There's some exciting, new experimental modes of transport currently being developed -- and the latest plane developed by the United States military is certainly no exception.
The aircraft, currently being prepared for its test flight this week at Edwards Air Force Base in southern California, is dubbed the X-51A WaveRider or "Scramjet", The Daily Mail reports. If its flight is successful, it can be written up in the history books as the fastest ever created, managing speeds of over 4,500 miles per hour in the air.
The key is in the revolutionary engine. Dubbed "Scramjets", the engines only carry hydrogen instead of both fuel and oxygen. When necessary, oxygen is instead pulled from the atmosphere. The force of the air in front of the engine and merging of hydrogen cause gas compression, which raises the temperature of the engine and causes ignition.
In turn, this results in vast amounts of thrust -- and a speed which would leave the Concord's limitation of 1,350mph crawling in the dust.
The Scramjet will be attached to a B-52 bomber's wing before being deployed approximately 50,000 feet above the Pacific Ocean. It will free-fall for four seconds before its custom booster rocket engine ignites, propelling the aircraft to around Mach 4.5 after just 30 seconds, according to military officials.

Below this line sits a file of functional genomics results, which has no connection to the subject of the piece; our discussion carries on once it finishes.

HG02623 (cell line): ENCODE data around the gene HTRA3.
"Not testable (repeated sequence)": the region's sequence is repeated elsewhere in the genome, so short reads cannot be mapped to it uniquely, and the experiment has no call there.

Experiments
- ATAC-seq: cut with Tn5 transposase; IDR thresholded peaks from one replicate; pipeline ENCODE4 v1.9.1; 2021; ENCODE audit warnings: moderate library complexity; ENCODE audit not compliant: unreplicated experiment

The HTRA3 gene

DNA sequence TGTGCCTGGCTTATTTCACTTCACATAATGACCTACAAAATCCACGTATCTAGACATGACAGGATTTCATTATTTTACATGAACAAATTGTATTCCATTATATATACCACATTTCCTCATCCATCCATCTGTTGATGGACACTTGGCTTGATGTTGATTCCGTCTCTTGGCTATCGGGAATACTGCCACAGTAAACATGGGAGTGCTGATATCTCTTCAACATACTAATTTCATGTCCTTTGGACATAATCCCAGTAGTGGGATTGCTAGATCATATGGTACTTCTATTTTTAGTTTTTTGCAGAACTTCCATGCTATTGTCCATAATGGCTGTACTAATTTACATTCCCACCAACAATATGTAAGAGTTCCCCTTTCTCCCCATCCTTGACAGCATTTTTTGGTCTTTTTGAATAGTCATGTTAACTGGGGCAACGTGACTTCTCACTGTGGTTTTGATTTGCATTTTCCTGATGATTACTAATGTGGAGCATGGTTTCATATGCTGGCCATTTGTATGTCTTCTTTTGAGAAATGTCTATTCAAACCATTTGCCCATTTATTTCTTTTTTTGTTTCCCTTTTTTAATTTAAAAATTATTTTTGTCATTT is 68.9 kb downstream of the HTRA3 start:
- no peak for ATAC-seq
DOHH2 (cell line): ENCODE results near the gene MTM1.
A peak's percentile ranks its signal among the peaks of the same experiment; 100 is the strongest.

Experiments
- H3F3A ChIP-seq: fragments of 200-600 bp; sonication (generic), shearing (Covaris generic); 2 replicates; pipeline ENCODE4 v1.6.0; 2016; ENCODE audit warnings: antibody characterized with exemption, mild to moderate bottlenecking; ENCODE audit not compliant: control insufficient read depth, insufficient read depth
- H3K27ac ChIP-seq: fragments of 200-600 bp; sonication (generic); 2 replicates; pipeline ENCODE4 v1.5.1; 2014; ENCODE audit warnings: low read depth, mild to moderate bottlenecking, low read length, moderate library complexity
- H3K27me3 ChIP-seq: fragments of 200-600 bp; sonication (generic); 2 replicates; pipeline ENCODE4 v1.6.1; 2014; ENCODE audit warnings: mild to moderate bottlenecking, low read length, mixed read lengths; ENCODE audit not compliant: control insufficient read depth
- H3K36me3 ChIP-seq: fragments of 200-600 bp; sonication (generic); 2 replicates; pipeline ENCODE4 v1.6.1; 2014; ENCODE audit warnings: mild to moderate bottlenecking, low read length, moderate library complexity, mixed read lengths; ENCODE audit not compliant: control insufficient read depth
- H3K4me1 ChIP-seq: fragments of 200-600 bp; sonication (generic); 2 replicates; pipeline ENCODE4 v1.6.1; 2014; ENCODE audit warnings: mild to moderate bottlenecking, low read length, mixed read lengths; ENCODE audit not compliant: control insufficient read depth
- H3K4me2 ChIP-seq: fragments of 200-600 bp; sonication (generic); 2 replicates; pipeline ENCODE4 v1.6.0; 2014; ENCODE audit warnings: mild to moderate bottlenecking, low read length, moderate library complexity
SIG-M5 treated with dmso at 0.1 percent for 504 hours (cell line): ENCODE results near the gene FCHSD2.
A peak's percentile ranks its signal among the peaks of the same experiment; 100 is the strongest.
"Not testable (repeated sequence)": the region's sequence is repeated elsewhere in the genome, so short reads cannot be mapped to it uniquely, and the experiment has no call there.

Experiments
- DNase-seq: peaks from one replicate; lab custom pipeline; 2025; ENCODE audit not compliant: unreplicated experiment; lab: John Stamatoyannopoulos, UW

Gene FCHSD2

After 30 seconds, the aircraft is expected to accelerate beyond Mach 6 -- reaching 4,500 mph -- and climb to 70,000 feet.
Flown for 300 seconds in total, the prototype will be allowed to break up after deacceleration and hitting the Pacific, with no plans for recovery.
The speed of the aircraft is made possible through riding its own shockwave by using the Scramjet engine, pushing it to hypersonic speeds. Robert Mercier, deputy for technology in the high speed systems division at the Air Force Research Laboratory in Ohio said:
"Since the Wright brothers, we have examined how to make aircraft better and faster. Hypersonic flight is one of those areas that is a potential frontier for aeronautics. I believe we're standing in the door waiting to go into that arena."
The WaveRider program cost an estimated $140 million, and is funded by both NASA and the Pentagon. The government hopes that if the trial flight is successful, the technology may one day be used for military stealth aircraft.
It may be a long road away from a test flight between the airports in London and New York, but if the trial proves successful, it may become closer to reality. We're unlikely to see these speeds for commercial carriers in our lifetime, but one can always dream.
However, it's not just the U.S. military getting in on the game of high-speed transport. One day soon, it may not be an impossibility that trains traveling through vacuum tunnels could send passengers from, hitting the same speeds.
If it saves me the experience of sitting next to a screaming child, snoring individuals and cramping legs for eight hours, I'm game for either.
Image credit: U.S. Air Force
This post was originally published on Smartplanet.com